may then issue, except as otherwise provided in sections 52-543 to
This version of § 52-542 has been repealed and a revision
substituted effective as of October 1, 1969, see
Conn.Pub.Acts No. 296 (1969).
The opinion states in one place that "[a] sufficient bond with
surety is essential to a valid appeal." 5 Conn.Cir. 282, 285, 250
A.2d 527, 529 (1968). The court also said that
"[w]ant of bond with surety, where bond with surety is by
statute a prerequisite of review, furnishes a sufficient ground of
dismissal of the appeal."
at 288, 250 A.2d at 531. At oral argument here,
however, the State of Connecticut, appearing as amicus
contended that the statutory bond requirement could,
in an appropriate case, be waived. The opinion of the Circuit Court
did not expressly pass on this issue, which it appears was not
settled under Connecticut law at the time of its decision. A
subsequent decision of a Connecticut circuit court suggests that
the bond requirement is an absolute and necessary condition for an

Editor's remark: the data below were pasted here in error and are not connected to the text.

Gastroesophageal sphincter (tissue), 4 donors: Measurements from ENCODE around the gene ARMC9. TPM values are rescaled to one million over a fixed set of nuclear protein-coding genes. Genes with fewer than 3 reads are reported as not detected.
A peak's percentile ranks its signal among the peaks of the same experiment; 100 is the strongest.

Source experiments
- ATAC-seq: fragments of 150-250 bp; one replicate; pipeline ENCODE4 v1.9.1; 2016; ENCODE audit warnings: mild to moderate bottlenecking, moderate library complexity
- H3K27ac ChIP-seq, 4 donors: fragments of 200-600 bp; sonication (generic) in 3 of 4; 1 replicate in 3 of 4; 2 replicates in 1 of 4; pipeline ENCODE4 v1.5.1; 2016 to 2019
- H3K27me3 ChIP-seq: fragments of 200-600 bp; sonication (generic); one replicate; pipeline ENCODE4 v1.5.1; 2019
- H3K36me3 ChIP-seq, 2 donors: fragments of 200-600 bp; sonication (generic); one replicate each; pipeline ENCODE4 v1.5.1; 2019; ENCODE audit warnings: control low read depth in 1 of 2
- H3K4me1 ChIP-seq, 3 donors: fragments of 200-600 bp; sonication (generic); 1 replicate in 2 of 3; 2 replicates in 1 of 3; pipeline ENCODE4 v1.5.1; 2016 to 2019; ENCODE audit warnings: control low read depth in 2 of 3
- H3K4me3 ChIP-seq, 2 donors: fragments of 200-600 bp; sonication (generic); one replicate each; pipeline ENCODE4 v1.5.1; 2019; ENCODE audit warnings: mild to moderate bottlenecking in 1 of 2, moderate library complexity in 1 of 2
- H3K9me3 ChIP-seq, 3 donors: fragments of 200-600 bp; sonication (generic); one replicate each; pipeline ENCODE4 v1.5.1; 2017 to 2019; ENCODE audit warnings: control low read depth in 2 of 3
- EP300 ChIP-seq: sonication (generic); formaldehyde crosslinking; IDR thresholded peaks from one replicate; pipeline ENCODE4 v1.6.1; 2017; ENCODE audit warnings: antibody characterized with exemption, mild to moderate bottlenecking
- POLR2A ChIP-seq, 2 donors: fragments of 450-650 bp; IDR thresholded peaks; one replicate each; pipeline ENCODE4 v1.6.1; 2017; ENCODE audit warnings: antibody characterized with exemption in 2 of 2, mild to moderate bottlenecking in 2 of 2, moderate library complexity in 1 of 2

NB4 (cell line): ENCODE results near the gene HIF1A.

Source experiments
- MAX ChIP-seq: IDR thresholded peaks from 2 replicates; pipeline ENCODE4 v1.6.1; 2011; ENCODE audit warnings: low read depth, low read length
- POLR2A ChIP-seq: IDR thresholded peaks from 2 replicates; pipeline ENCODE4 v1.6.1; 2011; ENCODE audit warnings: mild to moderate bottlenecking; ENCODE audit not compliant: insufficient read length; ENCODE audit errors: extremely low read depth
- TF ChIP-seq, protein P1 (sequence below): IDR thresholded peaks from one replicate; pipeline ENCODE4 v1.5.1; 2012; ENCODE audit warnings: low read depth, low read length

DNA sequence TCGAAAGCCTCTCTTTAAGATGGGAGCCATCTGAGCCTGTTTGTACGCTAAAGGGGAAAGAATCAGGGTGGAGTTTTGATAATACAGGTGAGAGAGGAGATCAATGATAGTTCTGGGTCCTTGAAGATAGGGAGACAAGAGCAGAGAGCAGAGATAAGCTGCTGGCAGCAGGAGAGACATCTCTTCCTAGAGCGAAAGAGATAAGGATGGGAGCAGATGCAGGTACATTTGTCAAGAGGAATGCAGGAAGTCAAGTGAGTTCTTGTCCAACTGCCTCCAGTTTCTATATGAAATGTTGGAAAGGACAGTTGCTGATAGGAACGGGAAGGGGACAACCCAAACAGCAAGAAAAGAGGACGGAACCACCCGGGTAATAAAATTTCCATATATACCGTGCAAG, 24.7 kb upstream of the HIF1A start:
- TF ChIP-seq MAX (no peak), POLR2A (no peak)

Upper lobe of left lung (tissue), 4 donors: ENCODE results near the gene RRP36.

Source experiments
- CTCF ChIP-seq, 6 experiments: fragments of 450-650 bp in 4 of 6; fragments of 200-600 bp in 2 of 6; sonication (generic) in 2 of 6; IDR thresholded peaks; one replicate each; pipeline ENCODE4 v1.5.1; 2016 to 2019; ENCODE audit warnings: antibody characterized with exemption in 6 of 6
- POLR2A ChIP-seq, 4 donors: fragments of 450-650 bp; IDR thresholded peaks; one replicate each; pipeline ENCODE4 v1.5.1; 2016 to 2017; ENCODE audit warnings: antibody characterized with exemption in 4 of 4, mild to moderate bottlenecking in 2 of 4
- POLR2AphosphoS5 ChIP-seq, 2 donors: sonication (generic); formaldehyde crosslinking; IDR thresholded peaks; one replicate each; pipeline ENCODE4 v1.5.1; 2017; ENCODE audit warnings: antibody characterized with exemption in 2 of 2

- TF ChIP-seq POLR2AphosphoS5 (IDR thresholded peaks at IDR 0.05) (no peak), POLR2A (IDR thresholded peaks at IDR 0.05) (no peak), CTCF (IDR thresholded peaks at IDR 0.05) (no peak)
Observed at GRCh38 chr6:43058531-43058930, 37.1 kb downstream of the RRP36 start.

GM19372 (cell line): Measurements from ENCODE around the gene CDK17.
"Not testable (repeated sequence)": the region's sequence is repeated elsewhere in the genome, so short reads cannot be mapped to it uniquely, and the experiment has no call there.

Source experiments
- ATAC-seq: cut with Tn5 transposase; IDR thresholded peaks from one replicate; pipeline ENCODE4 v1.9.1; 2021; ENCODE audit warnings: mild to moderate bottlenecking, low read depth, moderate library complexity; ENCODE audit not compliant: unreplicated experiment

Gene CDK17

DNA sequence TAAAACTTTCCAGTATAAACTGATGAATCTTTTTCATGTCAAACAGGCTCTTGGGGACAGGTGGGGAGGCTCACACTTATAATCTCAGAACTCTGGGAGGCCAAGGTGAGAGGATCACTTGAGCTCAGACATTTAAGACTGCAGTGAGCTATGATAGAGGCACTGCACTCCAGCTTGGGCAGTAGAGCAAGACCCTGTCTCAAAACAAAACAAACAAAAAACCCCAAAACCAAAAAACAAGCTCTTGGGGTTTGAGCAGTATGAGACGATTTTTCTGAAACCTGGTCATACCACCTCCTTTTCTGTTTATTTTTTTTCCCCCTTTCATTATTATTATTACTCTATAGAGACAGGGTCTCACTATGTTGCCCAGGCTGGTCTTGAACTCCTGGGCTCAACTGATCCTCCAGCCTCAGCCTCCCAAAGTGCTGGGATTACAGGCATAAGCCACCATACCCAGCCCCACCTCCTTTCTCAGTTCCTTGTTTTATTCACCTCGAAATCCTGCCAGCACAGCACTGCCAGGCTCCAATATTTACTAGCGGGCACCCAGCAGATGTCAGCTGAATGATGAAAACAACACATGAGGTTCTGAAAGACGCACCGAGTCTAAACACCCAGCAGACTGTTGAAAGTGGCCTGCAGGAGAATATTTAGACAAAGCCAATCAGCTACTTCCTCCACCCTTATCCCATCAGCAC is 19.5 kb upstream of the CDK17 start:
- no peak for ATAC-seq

appeal, but it too did not consider the waiver contention made by
the State before this Court, see Housing Authority v.
5 Conn.Cir. 350, 252 A.2d 465 (1968). Moreover, this
decision did not consider the effect of the 1969 amendment to §
52-542, see n
The opinion states in another place:
"On January 19, 1968, the trial court held a special hearing on
the defendants' application for waiver of security on appeal. The
court found that no rent had been paid since May 1, 1967, nor had
the defendants offered to pay any part of the rent due; that the
record contained 'dilatory tactics, and [was] loaded with defenses
interposed to delay and obstruct the summary process action,' and
that the 'appeal is being taken for the purpose of delay.'